Companies fined for inadequate guards on machinery

Two sister companies based in Grantham, Lincolnshire that manufacture cardboard items, and a company that manufactures flat-bed die cutting (FBDC) machines have all been sentenced after a worker sustained serious injuries to his left hand.

Lincolnshire Magistrates’ Court heard that Postpack Limited and Damasco UK Limited of Hollis Road Grantham, manufacture cardboard items including packaging materials, flat pack boxes and toys. They purchased five FBDC machines from DIG Corrugated Machinery Ltd of Cullen Place, Eastlands Industrial Estate, Leiston. A worker using one of the supplied machines caught  his hand under the rotating main roller and the fingers and thumb of his left hand were crushed, leading to their amputation.

An investigation carried out by the Health and Safety Executive (HSE) found that the machine was supplied with inadequate guards to prevent access to its dangerous parts. Following the incident and service of Improvement Notices the guards were extended.

Postpack Limited xxADDRESSxx and Damasco UK Limited xxADDRESSxx pleaded guilty to contravening Regulation 11(1) of the Provision and Use of Work Equipment Regulations 1998 The companies were fined £4000 and ordered to pay costs of £1,152 with a victim surcharge of £340.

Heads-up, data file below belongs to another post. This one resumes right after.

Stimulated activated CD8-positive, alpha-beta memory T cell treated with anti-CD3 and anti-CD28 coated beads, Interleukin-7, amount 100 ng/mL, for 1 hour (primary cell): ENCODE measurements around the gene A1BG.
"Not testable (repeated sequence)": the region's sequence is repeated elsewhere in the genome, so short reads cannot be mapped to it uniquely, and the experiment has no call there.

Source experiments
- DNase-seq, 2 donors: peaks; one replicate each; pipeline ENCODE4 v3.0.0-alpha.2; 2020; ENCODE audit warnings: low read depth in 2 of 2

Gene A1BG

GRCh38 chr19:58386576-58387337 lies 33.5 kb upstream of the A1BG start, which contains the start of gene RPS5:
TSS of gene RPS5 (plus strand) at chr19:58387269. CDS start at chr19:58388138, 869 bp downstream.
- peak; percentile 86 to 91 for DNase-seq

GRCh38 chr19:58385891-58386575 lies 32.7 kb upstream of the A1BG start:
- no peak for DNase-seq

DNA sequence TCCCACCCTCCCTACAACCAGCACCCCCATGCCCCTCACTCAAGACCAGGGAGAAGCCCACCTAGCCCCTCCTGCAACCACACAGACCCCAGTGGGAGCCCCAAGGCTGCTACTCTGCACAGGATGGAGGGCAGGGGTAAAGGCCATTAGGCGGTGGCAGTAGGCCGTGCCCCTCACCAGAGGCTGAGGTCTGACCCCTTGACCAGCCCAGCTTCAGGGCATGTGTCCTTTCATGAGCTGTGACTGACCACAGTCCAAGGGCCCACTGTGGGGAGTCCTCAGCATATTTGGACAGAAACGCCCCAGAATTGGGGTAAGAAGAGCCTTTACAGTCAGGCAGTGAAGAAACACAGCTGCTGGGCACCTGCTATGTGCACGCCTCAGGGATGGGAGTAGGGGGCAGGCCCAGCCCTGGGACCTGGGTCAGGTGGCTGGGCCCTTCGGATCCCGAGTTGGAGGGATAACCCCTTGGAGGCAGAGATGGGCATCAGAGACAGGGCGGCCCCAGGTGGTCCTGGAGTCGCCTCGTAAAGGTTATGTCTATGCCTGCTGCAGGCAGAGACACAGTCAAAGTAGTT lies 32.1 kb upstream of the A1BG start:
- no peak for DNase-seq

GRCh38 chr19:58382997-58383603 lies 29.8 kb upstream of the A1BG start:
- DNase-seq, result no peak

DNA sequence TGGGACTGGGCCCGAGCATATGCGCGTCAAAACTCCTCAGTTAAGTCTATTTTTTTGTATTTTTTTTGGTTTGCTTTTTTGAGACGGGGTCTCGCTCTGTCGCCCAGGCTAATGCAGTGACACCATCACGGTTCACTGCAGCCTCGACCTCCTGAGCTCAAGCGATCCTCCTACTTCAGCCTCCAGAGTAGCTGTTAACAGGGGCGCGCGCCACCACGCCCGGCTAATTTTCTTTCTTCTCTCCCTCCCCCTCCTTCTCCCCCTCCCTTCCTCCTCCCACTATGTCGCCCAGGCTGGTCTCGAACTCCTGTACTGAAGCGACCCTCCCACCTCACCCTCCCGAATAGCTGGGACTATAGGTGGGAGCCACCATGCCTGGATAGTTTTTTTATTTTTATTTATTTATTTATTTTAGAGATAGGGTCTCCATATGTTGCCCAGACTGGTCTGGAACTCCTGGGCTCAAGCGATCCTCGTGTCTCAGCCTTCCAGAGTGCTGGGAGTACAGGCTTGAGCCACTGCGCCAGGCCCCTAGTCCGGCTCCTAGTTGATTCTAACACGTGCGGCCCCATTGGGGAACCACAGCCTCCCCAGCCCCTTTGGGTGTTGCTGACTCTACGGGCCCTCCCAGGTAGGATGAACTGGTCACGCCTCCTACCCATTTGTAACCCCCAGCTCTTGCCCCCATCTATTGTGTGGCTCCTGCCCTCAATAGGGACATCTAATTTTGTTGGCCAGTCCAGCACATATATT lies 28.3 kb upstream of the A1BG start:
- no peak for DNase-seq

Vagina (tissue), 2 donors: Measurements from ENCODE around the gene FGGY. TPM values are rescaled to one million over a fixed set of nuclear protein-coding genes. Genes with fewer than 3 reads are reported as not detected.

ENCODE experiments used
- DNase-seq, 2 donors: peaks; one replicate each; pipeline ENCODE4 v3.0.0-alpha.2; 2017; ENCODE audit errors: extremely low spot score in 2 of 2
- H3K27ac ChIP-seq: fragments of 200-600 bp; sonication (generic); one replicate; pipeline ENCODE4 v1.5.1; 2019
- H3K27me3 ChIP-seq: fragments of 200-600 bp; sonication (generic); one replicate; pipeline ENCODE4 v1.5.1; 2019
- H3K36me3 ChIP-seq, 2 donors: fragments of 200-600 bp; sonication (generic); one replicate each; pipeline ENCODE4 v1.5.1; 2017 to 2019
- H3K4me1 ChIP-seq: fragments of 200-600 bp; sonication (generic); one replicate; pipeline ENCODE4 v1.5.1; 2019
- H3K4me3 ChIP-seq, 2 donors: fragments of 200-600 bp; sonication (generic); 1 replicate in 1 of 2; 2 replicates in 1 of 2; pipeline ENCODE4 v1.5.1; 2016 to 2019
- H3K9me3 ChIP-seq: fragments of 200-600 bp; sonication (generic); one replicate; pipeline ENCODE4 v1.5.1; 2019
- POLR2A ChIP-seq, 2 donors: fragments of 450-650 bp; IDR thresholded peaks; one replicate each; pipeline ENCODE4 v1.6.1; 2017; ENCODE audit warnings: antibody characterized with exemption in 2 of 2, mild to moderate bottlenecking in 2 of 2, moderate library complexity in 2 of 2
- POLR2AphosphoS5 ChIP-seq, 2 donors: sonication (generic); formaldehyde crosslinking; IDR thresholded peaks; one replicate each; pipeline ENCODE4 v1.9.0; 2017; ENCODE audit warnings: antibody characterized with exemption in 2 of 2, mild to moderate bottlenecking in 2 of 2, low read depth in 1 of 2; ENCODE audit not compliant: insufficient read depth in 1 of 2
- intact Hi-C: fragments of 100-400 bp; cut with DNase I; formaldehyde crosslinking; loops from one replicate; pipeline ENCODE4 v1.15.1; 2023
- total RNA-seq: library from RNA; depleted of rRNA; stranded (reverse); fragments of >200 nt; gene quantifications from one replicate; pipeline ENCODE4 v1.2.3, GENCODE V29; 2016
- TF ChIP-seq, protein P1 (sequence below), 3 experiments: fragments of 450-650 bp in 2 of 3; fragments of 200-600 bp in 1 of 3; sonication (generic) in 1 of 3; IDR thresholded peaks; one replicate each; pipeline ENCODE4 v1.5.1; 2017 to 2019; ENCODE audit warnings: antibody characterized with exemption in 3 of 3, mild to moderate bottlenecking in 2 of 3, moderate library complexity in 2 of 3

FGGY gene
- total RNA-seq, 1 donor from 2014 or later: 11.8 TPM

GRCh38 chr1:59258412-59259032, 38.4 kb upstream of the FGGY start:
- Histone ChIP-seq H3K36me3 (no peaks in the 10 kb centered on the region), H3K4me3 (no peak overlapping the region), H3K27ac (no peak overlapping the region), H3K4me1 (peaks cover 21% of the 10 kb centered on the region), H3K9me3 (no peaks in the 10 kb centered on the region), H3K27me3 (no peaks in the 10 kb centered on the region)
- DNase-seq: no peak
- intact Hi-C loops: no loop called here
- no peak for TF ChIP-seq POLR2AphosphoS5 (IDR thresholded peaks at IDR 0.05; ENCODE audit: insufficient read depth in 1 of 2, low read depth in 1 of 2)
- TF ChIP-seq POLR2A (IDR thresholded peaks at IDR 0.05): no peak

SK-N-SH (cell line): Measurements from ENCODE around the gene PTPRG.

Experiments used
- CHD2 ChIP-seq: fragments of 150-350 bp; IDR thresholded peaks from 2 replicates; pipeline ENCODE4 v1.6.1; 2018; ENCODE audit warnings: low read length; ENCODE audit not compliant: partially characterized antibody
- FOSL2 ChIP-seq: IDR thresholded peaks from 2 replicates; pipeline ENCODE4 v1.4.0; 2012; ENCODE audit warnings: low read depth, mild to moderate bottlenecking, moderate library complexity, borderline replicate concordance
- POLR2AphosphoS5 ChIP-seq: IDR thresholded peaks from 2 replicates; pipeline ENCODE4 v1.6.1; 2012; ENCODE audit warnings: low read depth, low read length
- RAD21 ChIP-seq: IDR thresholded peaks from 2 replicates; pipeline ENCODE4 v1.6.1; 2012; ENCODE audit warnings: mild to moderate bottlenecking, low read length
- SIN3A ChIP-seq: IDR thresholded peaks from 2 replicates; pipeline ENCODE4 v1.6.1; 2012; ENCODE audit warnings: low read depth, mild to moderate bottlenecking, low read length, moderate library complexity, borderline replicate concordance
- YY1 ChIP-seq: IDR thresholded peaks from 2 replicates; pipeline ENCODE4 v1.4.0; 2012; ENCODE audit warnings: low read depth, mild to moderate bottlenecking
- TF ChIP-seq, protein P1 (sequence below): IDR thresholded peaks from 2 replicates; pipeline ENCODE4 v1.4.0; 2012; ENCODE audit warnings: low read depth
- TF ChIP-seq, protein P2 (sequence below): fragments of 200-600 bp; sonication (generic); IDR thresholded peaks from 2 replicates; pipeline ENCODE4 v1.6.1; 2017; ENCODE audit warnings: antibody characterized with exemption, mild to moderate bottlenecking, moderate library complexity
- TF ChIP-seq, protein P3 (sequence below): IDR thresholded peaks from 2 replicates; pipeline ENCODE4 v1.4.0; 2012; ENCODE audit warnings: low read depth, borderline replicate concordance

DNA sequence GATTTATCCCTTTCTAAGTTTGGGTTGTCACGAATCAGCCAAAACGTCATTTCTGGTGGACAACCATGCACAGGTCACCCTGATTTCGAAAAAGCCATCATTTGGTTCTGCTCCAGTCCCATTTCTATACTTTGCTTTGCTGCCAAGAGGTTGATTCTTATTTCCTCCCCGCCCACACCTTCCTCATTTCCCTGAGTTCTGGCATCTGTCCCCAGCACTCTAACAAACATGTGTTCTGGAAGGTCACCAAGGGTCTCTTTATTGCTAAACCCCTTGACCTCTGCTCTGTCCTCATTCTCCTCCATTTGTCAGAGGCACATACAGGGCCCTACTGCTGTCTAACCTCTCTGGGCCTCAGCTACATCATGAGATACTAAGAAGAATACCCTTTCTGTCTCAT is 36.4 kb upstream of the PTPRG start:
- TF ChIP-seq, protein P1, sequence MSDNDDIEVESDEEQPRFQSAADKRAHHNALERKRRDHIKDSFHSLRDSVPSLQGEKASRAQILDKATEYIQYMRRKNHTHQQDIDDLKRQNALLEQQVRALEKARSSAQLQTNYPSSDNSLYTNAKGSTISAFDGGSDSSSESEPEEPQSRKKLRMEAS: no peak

DIG Corrugated Machinery Limited xxADDRESSxx pleaded guilty to breaching the duty under Section 6(1)(a) of the Health and Safety at Work  Act 1974 The company was fined £6500 and ordered to pay costs of £3529.20 with a victim surcharge of £170.

Speaking after the hearing HSE inspector Mr Martin Giles commented:

“Those supplying machinery have a duty to ensure that it is safe. Purchasers and users of machinery must assess the equipment that they purchase and ensure that it is adequately guarded and that they have appropriate safe systems of work in place.

“If the flat-bed die cutter had been adequately guarded, then the life changing injuries sustained by the employee could have easily been prevented.”

There is guidance to help companies assess the safety of machines on HSE’s website at

Notes to Editors:

  1. The Health and Safety Executive (HSE) is Britain’s national regulator for workplace health and safety. We to prevent work-related death, injury and ill health through regulatory actions that range from influencing behaviours across whole industry sectors through to targeted interventions on individual businesses. These activities are supported by globally recognised scientific expertise.
  2. More about the legislation referred to in this case can be found at:
  3. HSE news releases are available at